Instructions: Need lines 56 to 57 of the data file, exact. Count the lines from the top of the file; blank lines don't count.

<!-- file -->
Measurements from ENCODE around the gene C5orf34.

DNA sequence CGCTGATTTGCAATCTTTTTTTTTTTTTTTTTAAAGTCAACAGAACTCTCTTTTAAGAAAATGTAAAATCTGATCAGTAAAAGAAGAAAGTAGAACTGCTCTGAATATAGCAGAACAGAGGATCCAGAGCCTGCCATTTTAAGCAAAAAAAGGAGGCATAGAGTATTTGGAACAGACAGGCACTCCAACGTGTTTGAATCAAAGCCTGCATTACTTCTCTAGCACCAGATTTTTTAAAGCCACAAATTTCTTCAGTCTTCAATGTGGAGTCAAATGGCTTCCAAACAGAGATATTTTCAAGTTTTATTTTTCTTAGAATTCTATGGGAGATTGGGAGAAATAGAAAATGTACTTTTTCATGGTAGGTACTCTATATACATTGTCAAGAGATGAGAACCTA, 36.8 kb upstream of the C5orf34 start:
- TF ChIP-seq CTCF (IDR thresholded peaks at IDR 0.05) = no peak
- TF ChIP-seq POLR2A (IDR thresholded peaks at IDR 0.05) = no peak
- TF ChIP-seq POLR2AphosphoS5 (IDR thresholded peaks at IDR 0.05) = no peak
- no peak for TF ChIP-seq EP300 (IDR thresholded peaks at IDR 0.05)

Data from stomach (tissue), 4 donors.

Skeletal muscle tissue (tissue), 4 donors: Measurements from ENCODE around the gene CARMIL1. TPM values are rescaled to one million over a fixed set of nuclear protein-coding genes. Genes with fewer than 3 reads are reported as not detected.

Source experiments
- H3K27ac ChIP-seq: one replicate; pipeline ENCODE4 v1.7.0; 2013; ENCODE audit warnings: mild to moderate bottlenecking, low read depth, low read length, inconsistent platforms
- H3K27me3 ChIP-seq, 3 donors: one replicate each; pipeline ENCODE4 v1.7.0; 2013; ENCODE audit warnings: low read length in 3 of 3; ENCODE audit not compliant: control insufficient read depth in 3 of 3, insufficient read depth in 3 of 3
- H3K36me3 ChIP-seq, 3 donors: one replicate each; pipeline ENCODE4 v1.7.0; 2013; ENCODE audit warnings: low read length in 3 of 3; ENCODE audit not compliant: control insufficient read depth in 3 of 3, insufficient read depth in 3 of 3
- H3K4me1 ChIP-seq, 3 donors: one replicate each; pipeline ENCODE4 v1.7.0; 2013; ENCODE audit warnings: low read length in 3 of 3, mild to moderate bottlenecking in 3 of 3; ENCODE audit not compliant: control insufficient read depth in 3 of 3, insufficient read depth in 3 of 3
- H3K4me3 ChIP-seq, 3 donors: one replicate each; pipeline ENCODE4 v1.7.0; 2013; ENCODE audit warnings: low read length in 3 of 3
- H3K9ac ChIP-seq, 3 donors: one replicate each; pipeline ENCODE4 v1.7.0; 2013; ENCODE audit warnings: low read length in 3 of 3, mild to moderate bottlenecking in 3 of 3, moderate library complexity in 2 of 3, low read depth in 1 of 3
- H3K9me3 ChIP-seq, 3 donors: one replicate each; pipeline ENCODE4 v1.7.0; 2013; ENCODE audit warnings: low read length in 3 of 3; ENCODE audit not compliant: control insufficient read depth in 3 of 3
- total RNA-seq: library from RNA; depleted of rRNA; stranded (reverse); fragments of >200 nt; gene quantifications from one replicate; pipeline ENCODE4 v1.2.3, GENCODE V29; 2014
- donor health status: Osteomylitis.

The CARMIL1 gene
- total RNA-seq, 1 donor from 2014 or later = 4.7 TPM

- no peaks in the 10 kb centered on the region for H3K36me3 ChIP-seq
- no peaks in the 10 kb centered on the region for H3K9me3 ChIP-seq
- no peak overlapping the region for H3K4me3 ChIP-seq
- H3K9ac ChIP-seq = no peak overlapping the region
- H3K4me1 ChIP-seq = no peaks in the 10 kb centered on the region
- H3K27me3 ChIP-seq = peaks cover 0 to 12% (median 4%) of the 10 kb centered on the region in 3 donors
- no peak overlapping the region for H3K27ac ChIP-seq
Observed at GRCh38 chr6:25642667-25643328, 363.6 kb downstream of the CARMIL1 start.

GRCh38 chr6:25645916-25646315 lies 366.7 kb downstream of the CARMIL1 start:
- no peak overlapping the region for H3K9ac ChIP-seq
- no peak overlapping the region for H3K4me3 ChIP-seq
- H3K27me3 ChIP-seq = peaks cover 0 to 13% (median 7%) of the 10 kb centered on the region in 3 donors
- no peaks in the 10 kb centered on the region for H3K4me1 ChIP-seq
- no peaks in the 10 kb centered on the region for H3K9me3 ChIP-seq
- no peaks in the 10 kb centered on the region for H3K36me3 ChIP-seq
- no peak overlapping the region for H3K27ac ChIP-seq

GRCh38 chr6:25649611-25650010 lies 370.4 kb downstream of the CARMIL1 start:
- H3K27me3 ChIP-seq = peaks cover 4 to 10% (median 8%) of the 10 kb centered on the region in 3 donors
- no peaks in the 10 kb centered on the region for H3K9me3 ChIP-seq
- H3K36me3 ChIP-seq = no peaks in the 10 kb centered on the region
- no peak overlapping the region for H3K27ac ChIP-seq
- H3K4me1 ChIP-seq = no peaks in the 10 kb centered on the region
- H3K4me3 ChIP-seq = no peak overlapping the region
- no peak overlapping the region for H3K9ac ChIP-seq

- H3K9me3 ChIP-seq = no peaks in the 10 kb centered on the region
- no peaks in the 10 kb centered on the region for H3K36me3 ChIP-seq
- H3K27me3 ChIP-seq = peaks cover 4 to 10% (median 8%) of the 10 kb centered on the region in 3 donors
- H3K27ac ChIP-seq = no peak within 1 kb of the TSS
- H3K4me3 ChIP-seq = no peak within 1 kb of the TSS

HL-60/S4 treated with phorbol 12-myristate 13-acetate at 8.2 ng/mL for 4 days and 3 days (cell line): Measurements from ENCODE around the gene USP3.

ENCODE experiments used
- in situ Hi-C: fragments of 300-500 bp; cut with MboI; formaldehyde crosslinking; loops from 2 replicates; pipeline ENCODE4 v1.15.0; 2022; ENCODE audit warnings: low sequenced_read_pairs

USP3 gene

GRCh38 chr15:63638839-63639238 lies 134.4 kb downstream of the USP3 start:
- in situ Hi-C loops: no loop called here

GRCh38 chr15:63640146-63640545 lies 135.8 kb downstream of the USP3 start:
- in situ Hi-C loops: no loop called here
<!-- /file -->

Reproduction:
GRCh38 chr15:63640146-63640545 lies 135.8 kb downstream of the USP3 start:
- in situ Hi-C loops: no loop called here